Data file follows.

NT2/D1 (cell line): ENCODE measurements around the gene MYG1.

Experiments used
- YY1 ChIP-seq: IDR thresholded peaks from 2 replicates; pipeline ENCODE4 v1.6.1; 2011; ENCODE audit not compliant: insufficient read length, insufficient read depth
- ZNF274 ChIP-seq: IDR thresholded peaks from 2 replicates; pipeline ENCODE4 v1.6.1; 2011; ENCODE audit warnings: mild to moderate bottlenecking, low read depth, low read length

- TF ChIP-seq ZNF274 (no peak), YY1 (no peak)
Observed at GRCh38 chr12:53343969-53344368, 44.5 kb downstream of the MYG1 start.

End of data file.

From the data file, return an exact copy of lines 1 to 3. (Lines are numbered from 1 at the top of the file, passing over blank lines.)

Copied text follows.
NT2/D1 (cell line): ENCODE measurements around the gene MYG1.

Experiments used
- YY1 ChIP-seq: IDR thresholded peaks from 2 replicates; pipeline ENCODE4 v1.6.1; 2011; ENCODE audit not compliant: insufficient read length, insufficient read depth